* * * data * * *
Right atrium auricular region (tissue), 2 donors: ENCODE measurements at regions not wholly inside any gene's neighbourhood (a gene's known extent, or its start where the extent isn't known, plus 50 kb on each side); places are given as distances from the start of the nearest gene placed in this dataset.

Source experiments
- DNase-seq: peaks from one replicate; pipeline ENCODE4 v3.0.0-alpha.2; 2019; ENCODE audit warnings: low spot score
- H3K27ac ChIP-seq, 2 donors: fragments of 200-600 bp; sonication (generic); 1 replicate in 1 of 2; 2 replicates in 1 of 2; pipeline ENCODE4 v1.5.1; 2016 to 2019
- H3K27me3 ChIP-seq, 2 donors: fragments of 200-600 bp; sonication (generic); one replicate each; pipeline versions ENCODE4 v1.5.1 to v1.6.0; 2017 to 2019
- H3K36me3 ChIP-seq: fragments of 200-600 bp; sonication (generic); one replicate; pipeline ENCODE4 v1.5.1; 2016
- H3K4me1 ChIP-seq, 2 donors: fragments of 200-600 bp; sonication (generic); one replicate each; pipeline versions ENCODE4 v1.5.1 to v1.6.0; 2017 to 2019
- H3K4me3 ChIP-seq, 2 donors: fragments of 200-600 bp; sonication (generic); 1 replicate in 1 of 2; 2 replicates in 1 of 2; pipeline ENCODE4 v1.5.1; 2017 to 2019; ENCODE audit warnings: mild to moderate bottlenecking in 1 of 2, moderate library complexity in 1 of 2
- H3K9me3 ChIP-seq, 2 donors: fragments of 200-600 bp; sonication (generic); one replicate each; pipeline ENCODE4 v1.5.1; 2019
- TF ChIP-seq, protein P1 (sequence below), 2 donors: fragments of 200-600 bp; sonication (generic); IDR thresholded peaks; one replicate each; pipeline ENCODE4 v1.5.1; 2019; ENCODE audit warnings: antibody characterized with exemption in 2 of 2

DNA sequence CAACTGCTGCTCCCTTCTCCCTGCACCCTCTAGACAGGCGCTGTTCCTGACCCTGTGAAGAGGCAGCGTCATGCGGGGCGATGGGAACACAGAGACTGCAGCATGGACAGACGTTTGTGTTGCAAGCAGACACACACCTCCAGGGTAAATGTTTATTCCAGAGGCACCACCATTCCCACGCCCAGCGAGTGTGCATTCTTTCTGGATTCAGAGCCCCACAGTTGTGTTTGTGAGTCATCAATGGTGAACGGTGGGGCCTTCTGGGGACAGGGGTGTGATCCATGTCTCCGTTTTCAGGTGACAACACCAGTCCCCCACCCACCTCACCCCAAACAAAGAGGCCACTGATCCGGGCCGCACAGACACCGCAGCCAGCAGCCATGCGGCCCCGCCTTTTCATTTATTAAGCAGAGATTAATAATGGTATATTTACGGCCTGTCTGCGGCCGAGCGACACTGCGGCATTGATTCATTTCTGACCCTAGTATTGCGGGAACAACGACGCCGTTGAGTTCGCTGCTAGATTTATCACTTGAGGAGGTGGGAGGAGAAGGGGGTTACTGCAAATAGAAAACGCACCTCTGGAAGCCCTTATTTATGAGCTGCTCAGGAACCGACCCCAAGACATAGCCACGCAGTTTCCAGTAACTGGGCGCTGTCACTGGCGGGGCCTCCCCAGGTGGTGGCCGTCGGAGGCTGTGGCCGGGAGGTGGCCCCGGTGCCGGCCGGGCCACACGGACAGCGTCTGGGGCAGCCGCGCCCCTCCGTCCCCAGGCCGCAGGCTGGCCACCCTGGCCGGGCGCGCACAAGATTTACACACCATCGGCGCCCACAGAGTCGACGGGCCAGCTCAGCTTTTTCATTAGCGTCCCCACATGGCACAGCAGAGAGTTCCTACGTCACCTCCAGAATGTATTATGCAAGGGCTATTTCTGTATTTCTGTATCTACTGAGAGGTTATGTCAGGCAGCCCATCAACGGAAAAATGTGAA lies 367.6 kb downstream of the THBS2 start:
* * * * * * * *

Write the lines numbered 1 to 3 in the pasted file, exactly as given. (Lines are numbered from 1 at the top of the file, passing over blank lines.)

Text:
Right atrium auricular region (tissue), 2 donors: ENCODE measurements at regions not wholly inside any gene's neighbourhood (a gene's known extent, or its start where the extent isn't known, plus 50 kb on each side); places are given as distances from the start of the nearest gene placed in this dataset.

Source experiments
- DNase-seq: peaks from one replicate; pipeline ENCODE4 v3.0.0-alpha.2; 2019; ENCODE audit warnings: low spot score